Dr Anestis Tsakiridis

Anestis Tsakiridis

Vice-Chancellor’s Fellow
Department of Biomedical Science
The University of Sheffield
E 225, Alfred Denny building
Western Bank
Sheffield S10 2TN
United Kingdom

Tel: +44 114 222 2367
Email: a.tsakiridis@sheffield.ac.uk
Website: Tsakiridis Lab

Patterning & Morphogenesis Centre for Stem Cell BiologyBateson Centre

Stem Cells and Regenerative MedicineDevelopmental Biology


Brief career history

  • 2016-present: Group Leader (Vice-Chancellor’s Fellow)
  • 2009-2015: Post-doctoral researcher, MRC Centre for Regenerative Medicine, University of Edinburgh (Advisor: Prof. Val Wilson)
  • 2006-2009: Post-doctoral researcher, Institute for Stem Cell Research, University of Edinburgh (Advisor: Prof. Josh Brickman)
  • 2002-2006: PhD, University of Edinburgh (Advisors: Prof. Lesley Forrester, Prof. Josh Brickman)
  • 2001-2002: MSc (Res), University of Edinburgh
  • 1998-2001: BSc (Hons), University of Edinburgh

Research interests

My group aims to understand how cells adopt different identities during embryonic development and disease. This knowledge is essential for the precise control of cell behavior and the generation of clinically relevant cell populations from human pluripotent stem cells (hPSCs). We are particularly interested in dissecting the events leading to the “birth” of the cell types which make up the posterior (thoracic and lumbosacral) spinal cord. In the embryo, these are produced by Neuromesodermal Progenitors (NMPs), a bipotent cell population which also gives rise to paraxial mesoderm, the precursor of the body musculature and skeleton.

We have recently succeeded in deriving human NMPs (hNMPs) from hPSCs by “mimicking” the signalling environment of their niche in vivo. We are now utilizing these cells as a starting point for answering the following questions:

  1. How do pluripotent cells differentiate into NMPs?
  2. How do NMPs differentiate into spinal cord and paraxial mesoderm?
  3. What are the optimal culture conditions promoting the generation of different posterior spinal cord cell types (e.g. motor neurons, oligodendrocytes, astrocytes)? How do they differ from their anterior counterparts?

Full publications


Various studies in different vertebrate organisms have revealed the existence of a bipotent stem cell-like population which drives embryonic axis elongation through the coordinated production of posterior neuroectoderm (PNE) and paraxial mesoderm (PXM), the building blocks of the spinal cord and trunk skeletal muscle/skeleton respectively. In the mouse embryo these Neuromesodermal Progenitors (NMPs) reside in the late primitive streak (PS) area and later the tailbud, sites which exhibit high WNT/FGF signalling activity.

Research image 1

NMPs are marked by the co-expression of the transcription factors (TFs) Brachyury (T(BRA)) and SOX2, which are indicative of a mesodermal and neural character respectively. Apart from being an excellent model for studying the mechanisms underlying cell fate (neuroectoderm vs mesoderm) decision-making, NMPs also comprise an attractive source for generating spinal cord cells and skeletal muscle in vitro. These cell types are currently difficult to derive from pluripotent stem cells (PSCs) probably because conventional directed differentiation protocols are heavily influenced by the idea that mesodermal and neuroectodermal lineages arise from separate precursors and ignore the existence of NMPs. Thus the ability to maintain pure cultures of NMPs in vitro and define the optimal conditions for their differentiation would be highly desirable.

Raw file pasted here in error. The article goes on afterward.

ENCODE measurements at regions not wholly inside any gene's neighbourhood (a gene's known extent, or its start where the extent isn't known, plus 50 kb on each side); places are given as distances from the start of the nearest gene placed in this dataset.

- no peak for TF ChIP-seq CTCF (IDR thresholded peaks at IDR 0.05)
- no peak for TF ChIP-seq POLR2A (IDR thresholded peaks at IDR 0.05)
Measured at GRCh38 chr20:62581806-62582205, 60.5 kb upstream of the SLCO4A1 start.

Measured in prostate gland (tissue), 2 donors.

However, the limited availability of micro-dissected embryonic NMPs has been a major obstacle to the study of both their biology and the molecular events driving their differentiation. To address this issue we have recently defined the optimal culture conditions for the induction of functional adherent NMPs from mouse and, importantly, human PSCs (hPSCs) involving treatment with the WNT agonist CHIR99021 (CHIR) and FGF2. Under these conditions, the majority of the resulting cultures consist of T(BRA)+SOX2+ NMPs after 48-72 hours of treatment.

We now aim to use hPSC-derived NMPs as a tractable in vitro system to address the following questions:

  1. How do embryonic cells proceed from pluripotency to bipotency?
  2. What are the molecular determinants of a NM bipotent state?
  3. How do NMPs generate PNE and PXM cells
  4. What are the optimal culture conditions for the efficient production of posterior (thoracic and lumbosacral) spinal cord cell types from NMPs?
  5. Are “altered” NM bipotent states linked to disease?

Our research employs hPSC culture and differentiation, CRISPR/Cas9-based genome editing, next generation sequencing and high content/live imaging.


  • The University of Sheffield,
  • Biotechnology and Biological Sciences Research Council (BBSRC)
  • The Royal Society
  • Children's Cancer and Leukaemia Group/Little Princess Trust
  • MRC Discovery Medicine North Doctoral Training Partnership

Undergraduate and postgraduate taught modules

Level 3:

  • BMS326 Modelling Human Disease
  • BMS369 Laboratory Research Project

Masters (MSc):

  • BMS6055 Modelling Human Disease

We welcome speculative applications. Please email your CV and research interests to:

Email: a.tsakiridis@sheffield.ac.uk

Selected publications

Journal articles